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HDX-MS Combining Molecular Dynamics Simulation Reveals Structural Basis of Transcriptional Coactivator PC4 Binding to a Platinum Crosslinked Double-Stranded DNA

submitted on 24.02.2021, 09:28 and posted on 25.02.2021, 11:59 by Yuanyuan Wang, Zhifeng Du, Lifang Chen, Yao Zhao, Wei Zheng, Juan Qiao, Kui Wu, Hui Zhang, Qun Luo, Li Qi, Xin Zhang, Fuyi Wang

Human nuclear protein positive cofactor PC4 is a DNA-binding protein, and plays an important role in the early response to DNA damage by recognizing single-stranded oligodeoxynucleotide domain and facilitating the subsequent steps of DNA repair. Our group previously discovered that PC4 selectively binds to a double-stranded oligodeoxynucleotide (dsODN) damaged by a trans-platinum anticancer complex, trans-[PtCl2(NH3)(thiazole)] (trans-PtTz). However, the molecular basis of this unique recognition and interaction remained unclear. In this work, amide hydrogen/deuterium exchange mass spectrometry (HDX-MS) was applied to dissect the interaction interface between PC4 and a 15-mer double-stranded oligodeoxynucleotide crosslinked by trans-PtTz (trans-PtTz-dsODN). Global deuterium uptake suggested a 1:1 binding stoichiometry of PC4 to trans-PtTz-dsODN. Local deuterium uptake revealed that the flexible N-terminal loop and the β3 – β5-sheet played key roles in the recognition and interaction between PC4 and trans-PtTz-dsODN. In order to locate the key amino acid residues, molecular dynamics simulation was employed, demonstrating that PC4 binds to the trans-PtTz-dsODN at the minor groove via strong H-bonds with the nucleobases of the complementary strand. The minor groove width was broadened to adapt for the binding of PC4. Arg86 residue in PC4 was shown to dominate the recognition and interaction, which was verified by electrophoretic mobility shift assays. This work profiles the detailed interaction mechanism of PC4 with trans-PtTz damaged dsODN, and the combination use of HDX-MS and molecular dynamics simulation provides a new paradigm for the future research of the cellular response to the platinum induced DNA damage.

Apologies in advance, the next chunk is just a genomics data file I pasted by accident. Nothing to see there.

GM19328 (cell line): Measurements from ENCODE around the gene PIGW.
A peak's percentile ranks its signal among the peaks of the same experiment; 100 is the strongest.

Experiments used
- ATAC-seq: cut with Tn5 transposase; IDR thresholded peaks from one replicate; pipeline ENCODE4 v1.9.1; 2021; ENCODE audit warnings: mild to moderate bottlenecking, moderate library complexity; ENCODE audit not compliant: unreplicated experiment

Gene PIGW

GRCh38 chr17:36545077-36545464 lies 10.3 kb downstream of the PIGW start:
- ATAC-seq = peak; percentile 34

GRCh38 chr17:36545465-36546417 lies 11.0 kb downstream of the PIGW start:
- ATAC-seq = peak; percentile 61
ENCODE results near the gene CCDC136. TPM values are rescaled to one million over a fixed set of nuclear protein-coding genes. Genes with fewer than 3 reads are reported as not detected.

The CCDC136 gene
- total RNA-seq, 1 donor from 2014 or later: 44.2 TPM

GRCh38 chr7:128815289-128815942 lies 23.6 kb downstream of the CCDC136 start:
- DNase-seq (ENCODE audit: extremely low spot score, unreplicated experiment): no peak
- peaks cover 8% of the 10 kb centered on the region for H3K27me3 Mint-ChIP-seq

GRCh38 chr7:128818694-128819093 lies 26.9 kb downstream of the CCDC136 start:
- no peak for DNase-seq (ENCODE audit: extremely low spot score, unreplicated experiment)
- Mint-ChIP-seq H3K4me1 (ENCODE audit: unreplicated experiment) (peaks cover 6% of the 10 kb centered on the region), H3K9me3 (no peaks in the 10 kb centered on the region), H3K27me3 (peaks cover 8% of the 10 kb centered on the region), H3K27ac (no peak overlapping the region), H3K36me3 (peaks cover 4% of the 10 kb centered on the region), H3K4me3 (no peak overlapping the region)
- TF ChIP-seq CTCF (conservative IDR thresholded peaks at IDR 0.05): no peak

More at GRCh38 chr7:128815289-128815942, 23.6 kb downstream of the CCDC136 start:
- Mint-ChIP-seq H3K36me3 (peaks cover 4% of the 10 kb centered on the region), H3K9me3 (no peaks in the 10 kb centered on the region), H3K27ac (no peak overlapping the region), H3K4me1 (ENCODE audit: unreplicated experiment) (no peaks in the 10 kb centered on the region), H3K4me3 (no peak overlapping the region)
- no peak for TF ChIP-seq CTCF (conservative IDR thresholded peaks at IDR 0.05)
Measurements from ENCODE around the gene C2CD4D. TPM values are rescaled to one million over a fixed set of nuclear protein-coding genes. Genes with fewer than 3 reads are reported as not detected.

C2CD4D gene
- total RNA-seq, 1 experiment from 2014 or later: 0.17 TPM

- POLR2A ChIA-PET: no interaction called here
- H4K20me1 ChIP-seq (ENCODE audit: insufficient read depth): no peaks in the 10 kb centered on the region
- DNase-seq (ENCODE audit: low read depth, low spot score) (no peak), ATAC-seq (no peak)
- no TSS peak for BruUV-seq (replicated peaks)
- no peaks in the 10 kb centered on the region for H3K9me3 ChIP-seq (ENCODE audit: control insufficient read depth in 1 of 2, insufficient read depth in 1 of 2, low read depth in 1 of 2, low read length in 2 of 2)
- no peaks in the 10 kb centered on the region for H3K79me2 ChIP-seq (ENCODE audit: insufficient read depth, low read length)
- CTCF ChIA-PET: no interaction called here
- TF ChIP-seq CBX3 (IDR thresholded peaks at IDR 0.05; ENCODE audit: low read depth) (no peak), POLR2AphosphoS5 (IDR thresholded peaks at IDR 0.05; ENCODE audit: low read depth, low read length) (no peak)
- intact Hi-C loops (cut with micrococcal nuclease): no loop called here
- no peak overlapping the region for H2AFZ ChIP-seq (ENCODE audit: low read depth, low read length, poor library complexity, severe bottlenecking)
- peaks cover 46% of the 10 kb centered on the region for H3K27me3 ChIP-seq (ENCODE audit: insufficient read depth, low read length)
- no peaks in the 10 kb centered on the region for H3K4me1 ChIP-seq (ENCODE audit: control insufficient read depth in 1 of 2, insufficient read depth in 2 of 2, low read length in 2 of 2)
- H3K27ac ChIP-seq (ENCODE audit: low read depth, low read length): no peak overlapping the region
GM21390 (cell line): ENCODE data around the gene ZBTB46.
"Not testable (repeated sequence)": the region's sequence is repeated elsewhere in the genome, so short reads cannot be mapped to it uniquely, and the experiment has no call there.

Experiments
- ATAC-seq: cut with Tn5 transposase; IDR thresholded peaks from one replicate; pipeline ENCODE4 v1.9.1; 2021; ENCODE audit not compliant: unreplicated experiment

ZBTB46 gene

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Institute of Chemistry, Chinese Academy of Sciences



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Declaration of Conflict of Interest

The authors declare no competing financial interest.